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In 1977, prior to deregulation, the industry was more heavily-fragmented and American was #2 in the market at 12.6%. By 1992, it was the market leader with 20.4%, but began a downward slide in market share since that point. By 2005 it was still #1 in the market, but with 17.5% share. Just seven years later, as it emerged from bankruptcy, it had a 12.9% share and was the #4 airline behind Delta, United and Southwest (Rodrigue, 2015). The bankruptcy was brought about largely because of adverse industry conditions, and the legacy costs associated with pension plan obligations. American was essentially uncompetitive because it had significant obligations, and was unable to meet these through operations while remaining price competitive. Other legacy carriers had already used the bankruptcy process to restructure their costs, and this had put American at competitive disadvantage, one of the reasons its market share was declining (Isidore & Ellis, 2011). The company entered into bankruptcy proceedings, but emerged a smaller competitor and had a mandate to win back its dominant market position while it still had a strong brand. The merger would allow American to regain some of the scale that it had lost since 2005.

US Airways was always one of the smaller major airlines, and its share at the time of the merger is estimated to be just over 8% by a number of vaguely reputable sources. This figure is in line with confirmed numbers from the 2014 year, US Airways had a share of 8.2%, and American 12.4%. The combined company will therefore be the largest airline in the country as the market leader, Southwest, has a 17% share (, 2015).US Airways was thus the #5 player in the market, with the two airlines behind it in market share (JetBlue and Alaska) gaining in market share. Thus, US Airways was vulnerable competitively, and financially. The merger was long-rumored, and apparently only held up on account of legal issues surrounding the American Airlines bankruptcy.

Industry Analysis

The modern era of US airlines began with deregulation in the late 1970s, a move that brought substantially more competition to the marketplace and dramatically increased industry capacity. The resulting environment was incredibly competitive, with at least ten major carriers. The result was predictable – overcapacity and a lack of ability for companies to turn a profit. Airlines have high fixed costs and need to fill capacity as much as possible in order to cover those fixed costs, because planes cost money whether or not they are flying any passengers. The imperative for profitability in the industry is to align supply with demand, and for decades there was too much supply. In addition, the older airlines typically had defined-benefit retirement plans that were a drag on fixed costs. Retirees were living longer, health care costs were exploding and the new competitive environment meant that airlines could not make enough money to pay these benefits. Many benefits dates to union deals from the pre-deregulation era when airlines were significantly more profitable. American reportedly shed upwards of $1billion in pension obligations with its bankruptcy (Johnson, 2011).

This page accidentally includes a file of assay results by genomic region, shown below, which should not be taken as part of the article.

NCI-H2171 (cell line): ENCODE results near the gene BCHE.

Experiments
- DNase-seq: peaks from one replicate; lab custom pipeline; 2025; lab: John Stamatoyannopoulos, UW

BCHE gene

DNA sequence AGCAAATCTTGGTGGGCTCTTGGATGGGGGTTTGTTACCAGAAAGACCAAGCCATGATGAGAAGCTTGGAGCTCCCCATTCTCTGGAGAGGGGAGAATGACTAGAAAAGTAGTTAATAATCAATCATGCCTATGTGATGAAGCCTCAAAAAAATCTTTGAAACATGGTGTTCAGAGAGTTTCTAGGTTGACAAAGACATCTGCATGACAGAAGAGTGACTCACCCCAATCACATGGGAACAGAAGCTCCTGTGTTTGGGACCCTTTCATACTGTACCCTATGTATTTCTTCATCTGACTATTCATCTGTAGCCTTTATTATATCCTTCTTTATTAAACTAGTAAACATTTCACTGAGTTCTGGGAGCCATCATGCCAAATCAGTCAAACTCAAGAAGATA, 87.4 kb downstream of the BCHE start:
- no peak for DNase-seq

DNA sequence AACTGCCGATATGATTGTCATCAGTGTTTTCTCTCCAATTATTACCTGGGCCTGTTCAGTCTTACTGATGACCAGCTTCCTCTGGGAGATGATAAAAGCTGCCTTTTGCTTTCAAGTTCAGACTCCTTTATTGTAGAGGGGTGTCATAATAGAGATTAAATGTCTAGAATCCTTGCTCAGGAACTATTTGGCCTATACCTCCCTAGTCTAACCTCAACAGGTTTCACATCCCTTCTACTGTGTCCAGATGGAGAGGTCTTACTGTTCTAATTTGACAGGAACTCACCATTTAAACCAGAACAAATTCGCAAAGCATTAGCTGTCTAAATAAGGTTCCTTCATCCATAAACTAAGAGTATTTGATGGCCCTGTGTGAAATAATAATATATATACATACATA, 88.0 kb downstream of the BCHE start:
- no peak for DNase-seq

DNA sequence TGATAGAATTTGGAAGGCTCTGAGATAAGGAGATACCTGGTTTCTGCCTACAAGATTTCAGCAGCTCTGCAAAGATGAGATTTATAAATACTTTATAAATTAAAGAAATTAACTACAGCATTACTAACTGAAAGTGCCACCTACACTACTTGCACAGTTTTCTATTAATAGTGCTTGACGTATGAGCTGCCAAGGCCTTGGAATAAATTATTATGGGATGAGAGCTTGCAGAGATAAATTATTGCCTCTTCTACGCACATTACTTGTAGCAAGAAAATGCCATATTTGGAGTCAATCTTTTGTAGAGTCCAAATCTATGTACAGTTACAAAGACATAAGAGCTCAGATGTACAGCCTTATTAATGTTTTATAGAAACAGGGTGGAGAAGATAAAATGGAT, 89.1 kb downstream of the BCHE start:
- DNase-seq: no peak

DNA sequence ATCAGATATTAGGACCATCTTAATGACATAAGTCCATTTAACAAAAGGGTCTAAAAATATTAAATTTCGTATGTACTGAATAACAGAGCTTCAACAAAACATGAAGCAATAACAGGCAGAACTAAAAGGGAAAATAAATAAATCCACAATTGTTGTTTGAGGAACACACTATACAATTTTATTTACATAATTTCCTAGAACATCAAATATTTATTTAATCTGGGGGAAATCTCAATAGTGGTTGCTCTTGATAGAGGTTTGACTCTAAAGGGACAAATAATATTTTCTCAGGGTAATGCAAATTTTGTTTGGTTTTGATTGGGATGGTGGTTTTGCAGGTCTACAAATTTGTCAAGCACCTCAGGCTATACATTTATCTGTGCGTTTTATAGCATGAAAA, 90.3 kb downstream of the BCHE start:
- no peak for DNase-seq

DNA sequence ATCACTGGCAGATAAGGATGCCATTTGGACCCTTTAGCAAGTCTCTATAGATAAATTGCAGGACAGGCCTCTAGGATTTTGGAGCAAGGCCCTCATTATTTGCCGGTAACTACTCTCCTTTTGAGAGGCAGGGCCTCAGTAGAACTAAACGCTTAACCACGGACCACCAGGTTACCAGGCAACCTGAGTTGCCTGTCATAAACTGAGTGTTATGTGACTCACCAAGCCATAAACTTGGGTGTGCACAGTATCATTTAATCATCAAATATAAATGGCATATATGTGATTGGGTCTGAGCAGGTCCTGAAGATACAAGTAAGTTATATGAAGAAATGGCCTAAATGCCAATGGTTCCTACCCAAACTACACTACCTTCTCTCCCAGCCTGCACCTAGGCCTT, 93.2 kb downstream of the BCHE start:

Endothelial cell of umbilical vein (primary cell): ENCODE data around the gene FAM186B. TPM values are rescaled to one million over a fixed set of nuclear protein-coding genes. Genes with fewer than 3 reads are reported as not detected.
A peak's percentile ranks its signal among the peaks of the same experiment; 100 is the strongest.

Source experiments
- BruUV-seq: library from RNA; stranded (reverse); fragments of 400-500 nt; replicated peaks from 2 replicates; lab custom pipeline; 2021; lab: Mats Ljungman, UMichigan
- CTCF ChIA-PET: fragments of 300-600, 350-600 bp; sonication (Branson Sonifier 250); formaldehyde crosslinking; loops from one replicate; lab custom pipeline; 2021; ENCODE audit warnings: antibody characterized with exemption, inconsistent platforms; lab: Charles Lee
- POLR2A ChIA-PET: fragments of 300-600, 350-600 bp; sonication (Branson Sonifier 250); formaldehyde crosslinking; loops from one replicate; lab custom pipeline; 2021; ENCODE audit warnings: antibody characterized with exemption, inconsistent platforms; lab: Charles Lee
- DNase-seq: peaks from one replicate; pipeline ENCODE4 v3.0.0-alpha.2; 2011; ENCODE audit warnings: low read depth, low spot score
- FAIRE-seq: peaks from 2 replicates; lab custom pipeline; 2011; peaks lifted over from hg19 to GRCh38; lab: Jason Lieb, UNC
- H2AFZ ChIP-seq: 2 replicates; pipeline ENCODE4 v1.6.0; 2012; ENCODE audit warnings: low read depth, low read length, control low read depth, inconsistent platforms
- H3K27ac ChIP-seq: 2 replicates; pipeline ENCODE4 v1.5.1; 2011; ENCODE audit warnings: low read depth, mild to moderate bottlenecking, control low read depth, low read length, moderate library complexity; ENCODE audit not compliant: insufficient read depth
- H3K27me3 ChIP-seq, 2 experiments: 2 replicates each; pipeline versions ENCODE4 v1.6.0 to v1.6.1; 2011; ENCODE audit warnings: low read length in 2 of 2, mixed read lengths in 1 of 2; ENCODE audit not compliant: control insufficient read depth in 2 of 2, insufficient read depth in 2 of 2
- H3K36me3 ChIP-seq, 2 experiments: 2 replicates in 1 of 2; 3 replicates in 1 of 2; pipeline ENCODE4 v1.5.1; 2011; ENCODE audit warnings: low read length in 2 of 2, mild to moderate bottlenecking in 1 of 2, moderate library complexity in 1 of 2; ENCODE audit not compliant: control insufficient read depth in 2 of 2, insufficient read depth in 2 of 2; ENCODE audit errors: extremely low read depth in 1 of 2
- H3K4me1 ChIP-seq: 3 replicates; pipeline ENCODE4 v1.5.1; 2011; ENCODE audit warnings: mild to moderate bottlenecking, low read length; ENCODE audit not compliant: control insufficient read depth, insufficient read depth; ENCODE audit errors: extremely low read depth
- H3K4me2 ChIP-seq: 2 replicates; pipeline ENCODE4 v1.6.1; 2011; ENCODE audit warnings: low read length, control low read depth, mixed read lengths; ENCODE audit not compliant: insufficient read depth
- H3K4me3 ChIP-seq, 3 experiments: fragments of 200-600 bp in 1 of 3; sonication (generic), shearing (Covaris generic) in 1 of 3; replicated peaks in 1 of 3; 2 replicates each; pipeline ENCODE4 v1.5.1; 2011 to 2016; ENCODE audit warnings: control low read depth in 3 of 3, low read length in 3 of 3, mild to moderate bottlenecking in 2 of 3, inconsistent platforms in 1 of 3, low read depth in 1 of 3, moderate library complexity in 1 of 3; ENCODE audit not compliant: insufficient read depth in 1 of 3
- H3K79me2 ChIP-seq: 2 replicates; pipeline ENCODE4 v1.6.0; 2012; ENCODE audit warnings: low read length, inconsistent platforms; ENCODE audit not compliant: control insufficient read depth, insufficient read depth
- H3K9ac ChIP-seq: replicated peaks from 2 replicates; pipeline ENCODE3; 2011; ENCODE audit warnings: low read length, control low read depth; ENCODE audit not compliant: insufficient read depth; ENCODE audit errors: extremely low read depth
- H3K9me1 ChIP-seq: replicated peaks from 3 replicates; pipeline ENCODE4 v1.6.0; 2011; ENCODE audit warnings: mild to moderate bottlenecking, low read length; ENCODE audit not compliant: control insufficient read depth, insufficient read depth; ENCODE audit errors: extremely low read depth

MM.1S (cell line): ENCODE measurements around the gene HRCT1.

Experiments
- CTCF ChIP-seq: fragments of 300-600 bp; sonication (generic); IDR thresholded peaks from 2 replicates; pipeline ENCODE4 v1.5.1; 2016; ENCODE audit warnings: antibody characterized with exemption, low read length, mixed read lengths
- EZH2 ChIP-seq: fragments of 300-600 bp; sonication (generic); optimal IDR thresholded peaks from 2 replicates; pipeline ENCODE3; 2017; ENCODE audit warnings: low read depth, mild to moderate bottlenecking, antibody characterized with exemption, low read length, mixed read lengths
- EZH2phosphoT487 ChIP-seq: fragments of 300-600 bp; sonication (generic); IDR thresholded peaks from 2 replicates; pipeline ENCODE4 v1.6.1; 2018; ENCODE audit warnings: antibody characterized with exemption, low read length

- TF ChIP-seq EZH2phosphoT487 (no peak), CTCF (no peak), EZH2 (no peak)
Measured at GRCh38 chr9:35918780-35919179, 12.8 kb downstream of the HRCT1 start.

Thus, the industry was engaged in successive rounds of consolidation in order to reduce capacity and create larger, more efficient operations. This merger is just one of many in this consolidation process. The airline industry also saw several bankruptcies in the years leading up to American's. The 9/11 terror attacks, persistent high fuel prices, and then the Great Recession all took their toll on the profitability of airlines, with the result being that many sought the protection of bankruptcy in order to.....

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AMR 2010 Annual Report. In possession of the author.

AMR 2012 Annual Report. In possession of the author

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MSN Moneycentral (2015). American Airlines. Retrieved April 26, 2015 from

Rodrigue, J. (2015). Market share of the top American airlines, 1977-2012. Hofstra University. Retrieved April 26, 2015 from

US Airways 2010 Annual Report. In possession of the author.

US Airways 2012 Annual Report In possession of the author.